Pet store owners understand that some customers make impulsive decisions and buy pets like fish on a whim.

If you’re looking to return your pet fish, make sure they’re in good condition and free of disease. Don’t be shy to ask for a refund or at least a partial one if you can.

That’s because the store will still sell your fish, although at a discounted price.

mother with child have holiday at aquarium
Image Credit: Chubykin Arkady, Shutterstock

8. Consider a Trade

You might be able to acquire fish you don’t have by trading some extra fish you have with a hobbyist who is willing to trade them for something you want to add to your collection. This is an alternative to buying fish and can also help establish good long term partnerships with other hobbyists as you help each other’s collections grow.

Ensure that you always quarantine any new fish that come to your house for at least 6-8 weeks before introducing them to your community tanks.

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What You Shouldn’t Do With the Fish You Don’t Want

With that out of the way, let’s now look at what you shouldn’t do to fish that you don’t want. Fish are living creatures and require humane treatment, regardless of whether you want them. That said, here’s what you shouldn’t do to dispose of your unwanted fish:

1. Flush It Down the Toilet

Flushing your unwanted fish down the toilet will get rid of them, but it’s not the best way to go about it.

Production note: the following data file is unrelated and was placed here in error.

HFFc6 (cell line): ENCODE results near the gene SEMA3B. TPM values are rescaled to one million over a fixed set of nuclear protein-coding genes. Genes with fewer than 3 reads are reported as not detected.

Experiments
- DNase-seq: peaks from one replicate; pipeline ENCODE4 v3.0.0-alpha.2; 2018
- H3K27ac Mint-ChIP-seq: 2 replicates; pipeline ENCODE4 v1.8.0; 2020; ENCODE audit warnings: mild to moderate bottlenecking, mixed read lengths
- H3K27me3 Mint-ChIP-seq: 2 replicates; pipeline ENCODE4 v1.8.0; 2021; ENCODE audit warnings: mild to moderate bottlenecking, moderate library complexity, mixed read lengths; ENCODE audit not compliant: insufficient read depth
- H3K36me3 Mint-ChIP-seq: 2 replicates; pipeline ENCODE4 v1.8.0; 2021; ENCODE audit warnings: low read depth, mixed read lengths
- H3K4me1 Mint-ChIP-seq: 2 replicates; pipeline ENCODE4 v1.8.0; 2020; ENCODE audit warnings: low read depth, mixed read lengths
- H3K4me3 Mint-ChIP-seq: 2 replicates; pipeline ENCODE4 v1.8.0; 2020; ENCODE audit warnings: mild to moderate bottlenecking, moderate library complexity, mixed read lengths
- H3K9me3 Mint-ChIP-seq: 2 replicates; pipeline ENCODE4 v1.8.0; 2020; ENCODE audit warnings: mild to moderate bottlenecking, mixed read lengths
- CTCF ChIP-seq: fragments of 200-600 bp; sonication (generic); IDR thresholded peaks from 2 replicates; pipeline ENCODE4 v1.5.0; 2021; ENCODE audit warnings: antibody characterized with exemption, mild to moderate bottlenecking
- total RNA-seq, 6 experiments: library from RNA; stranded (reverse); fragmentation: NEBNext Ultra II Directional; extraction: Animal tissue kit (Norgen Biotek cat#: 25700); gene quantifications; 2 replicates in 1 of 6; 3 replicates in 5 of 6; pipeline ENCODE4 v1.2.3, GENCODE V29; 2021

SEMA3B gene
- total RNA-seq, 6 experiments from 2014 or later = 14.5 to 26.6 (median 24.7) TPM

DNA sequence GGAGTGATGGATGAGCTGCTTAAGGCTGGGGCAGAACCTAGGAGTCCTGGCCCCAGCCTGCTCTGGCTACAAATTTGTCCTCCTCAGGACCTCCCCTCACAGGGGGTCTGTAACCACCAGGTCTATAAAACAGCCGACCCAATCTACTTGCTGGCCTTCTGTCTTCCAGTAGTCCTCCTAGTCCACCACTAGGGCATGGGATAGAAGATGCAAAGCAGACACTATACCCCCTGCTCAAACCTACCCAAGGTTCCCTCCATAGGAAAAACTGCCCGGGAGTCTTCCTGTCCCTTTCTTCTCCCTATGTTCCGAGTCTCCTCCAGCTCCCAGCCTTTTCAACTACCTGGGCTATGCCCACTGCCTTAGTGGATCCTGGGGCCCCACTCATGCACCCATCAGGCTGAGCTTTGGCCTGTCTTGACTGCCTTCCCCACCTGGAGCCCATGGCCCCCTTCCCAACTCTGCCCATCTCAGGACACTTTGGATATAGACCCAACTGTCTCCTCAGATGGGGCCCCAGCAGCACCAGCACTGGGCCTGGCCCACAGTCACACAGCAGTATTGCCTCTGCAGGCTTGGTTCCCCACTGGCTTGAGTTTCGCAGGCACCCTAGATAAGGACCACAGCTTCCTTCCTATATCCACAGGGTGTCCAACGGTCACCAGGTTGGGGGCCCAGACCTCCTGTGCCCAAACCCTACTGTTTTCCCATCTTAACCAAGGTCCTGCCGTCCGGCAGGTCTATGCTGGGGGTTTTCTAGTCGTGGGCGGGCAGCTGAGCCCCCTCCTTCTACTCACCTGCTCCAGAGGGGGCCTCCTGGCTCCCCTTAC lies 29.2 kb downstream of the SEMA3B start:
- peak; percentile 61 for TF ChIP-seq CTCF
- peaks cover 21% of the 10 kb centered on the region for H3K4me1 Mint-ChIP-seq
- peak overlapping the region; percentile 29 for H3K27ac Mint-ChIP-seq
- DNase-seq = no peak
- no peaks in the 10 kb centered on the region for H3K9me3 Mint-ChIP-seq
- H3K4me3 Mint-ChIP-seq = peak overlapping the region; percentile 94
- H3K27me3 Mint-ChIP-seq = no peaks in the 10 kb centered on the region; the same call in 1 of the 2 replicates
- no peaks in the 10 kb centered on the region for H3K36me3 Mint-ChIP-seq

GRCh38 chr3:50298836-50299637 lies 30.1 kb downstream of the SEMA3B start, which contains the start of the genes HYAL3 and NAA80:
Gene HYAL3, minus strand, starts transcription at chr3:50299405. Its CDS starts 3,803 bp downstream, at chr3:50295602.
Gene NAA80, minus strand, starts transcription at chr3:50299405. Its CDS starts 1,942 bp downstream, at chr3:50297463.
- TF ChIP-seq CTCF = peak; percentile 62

Doing so will cause a painful and stressful death and is completely inhumane. What’s more, the fish can contaminate your water supply and even clog your sewer line, necessitating costly repairs. Flushing your fish down the toilet is an absolute no-no.

flushing down the toilet
Image Credit: Winnond, Shutterstock

2. Dumping Into a Lake or River

Contrary to popular thought, dumping fish into lakes, oceans, and rivers isn’t freeing them.

In fact, releasing fish into the wild does more harm than good. Most pet fish aren’t native to the US and will disrupt the natural ecological balance. The fish might reproduce and take over ecosystems leading to the death of other species.

That’s why dumping fish in natural water bodies is a punishable offense.

What’s more, living conditions in natural water bodies are very different from those in a home or office aquarium. The sudden change in pH, salinity, temperature, and speed of water flow can overwhelm the fish and lead to a decline in their health.